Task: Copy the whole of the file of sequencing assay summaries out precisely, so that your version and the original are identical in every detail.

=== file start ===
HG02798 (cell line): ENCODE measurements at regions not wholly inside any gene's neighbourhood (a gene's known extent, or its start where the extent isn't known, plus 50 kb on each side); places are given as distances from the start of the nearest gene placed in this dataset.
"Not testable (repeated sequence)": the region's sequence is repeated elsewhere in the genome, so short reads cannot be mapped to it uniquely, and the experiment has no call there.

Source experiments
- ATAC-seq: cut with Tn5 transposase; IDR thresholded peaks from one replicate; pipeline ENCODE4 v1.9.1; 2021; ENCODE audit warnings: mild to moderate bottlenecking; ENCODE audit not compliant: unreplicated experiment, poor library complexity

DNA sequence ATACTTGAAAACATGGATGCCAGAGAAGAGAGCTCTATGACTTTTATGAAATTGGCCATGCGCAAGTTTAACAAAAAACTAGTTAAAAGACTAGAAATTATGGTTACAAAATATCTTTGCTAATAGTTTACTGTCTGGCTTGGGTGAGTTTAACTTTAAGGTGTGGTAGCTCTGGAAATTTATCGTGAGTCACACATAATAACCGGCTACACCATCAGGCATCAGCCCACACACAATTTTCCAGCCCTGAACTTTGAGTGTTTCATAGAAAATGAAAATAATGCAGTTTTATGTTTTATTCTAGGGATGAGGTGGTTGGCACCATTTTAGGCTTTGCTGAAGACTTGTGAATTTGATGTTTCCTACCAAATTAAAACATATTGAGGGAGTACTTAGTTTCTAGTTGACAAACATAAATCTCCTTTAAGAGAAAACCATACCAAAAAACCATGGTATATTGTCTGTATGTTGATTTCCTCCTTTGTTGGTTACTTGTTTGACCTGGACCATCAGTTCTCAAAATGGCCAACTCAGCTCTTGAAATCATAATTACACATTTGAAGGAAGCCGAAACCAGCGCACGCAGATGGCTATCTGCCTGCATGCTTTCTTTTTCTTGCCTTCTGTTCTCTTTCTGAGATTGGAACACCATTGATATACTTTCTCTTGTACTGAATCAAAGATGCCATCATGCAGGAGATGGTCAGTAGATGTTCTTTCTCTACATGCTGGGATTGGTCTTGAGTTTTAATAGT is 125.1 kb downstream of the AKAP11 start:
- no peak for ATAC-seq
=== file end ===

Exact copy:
HG02798 (cell line): ENCODE measurements at regions not wholly inside any gene's neighbourhood (a gene's known extent, or its start where the extent isn't known, plus 50 kb on each side); places are given as distances from the start of the nearest gene placed in this dataset.
"Not testable (repeated sequence)": the region's sequence is repeated elsewhere in the genome, so short reads cannot be mapped to it uniquely, and the experiment has no call there.

Source experiments
- ATAC-seq: cut with Tn5 transposase; IDR thresholded peaks from one replicate; pipeline ENCODE4 v1.9.1; 2021; ENCODE audit warnings: mild to moderate bottlenecking; ENCODE audit not compliant: unreplicated experiment, poor library complexity

DNA sequence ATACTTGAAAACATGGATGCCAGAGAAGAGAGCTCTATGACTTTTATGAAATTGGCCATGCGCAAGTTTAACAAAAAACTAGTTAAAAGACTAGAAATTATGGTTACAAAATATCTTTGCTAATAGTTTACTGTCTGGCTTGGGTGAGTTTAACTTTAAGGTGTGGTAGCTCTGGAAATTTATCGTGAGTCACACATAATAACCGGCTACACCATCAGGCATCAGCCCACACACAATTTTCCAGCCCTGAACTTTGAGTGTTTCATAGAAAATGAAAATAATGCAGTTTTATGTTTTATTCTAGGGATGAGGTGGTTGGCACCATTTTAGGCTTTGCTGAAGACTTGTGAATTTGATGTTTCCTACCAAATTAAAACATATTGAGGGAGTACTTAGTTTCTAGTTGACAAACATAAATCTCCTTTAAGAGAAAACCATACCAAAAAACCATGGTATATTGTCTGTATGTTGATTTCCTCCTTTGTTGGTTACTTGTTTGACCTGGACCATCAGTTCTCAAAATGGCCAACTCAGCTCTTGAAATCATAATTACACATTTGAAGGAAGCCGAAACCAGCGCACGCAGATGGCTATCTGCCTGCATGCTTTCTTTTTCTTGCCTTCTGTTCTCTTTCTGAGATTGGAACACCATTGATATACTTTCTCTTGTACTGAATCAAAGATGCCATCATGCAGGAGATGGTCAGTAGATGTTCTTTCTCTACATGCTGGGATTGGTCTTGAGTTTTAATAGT is 125.1 kb downstream of the AKAP11 start:
- no peak for ATAC-seq